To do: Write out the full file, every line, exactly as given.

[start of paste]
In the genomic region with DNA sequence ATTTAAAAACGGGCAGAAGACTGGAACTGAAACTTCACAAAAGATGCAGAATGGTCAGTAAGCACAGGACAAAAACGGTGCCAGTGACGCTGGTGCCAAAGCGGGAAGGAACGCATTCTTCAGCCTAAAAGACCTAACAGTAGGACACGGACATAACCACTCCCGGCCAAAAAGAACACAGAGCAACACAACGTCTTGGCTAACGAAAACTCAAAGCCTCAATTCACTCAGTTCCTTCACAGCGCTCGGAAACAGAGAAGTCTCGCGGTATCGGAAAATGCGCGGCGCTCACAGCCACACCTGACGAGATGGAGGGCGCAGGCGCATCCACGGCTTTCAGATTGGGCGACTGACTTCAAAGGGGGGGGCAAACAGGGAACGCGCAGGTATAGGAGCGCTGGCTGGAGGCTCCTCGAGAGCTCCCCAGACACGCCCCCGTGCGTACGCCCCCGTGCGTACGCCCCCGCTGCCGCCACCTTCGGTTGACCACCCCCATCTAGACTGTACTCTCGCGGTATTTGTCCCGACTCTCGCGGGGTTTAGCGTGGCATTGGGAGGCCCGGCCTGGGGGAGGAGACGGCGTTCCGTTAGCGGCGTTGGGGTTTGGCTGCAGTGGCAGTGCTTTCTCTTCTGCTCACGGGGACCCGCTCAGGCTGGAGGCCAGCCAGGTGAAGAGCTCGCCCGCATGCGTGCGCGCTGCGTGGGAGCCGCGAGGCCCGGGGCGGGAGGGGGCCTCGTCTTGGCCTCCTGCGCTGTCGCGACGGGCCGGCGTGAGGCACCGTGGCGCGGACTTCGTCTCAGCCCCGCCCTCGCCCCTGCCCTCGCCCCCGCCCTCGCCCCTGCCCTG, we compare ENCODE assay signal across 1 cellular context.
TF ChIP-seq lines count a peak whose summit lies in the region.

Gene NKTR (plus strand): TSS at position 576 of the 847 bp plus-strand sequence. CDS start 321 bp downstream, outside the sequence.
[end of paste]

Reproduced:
In the genomic region with DNA sequence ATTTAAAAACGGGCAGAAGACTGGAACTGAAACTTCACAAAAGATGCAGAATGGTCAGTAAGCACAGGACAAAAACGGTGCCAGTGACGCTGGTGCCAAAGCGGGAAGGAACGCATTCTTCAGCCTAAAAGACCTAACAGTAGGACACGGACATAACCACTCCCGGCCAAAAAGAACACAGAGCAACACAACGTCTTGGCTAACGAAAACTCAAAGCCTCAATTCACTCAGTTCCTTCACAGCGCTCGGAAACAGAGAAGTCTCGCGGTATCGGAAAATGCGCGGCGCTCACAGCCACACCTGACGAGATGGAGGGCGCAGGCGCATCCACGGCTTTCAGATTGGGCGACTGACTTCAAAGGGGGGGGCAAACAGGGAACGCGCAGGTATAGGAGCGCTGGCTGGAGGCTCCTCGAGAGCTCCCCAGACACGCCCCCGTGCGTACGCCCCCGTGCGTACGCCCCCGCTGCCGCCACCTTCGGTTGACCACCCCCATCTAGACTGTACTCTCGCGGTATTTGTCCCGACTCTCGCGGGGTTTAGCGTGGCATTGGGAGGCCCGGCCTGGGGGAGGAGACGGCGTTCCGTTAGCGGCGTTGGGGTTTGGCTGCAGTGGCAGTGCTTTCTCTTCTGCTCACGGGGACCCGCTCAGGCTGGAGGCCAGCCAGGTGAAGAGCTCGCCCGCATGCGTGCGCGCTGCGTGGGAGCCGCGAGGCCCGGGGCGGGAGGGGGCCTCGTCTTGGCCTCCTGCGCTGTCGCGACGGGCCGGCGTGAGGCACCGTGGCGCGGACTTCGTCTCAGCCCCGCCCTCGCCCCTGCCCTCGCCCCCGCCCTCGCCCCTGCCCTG, we compare ENCODE assay signal across 1 cellular context.
TF ChIP-seq lines count a peak whose summit lies in the region.

Gene NKTR (plus strand): TSS at position 576 of the 847 bp plus-strand sequence. CDS start 321 bp downstream, outside the sequence.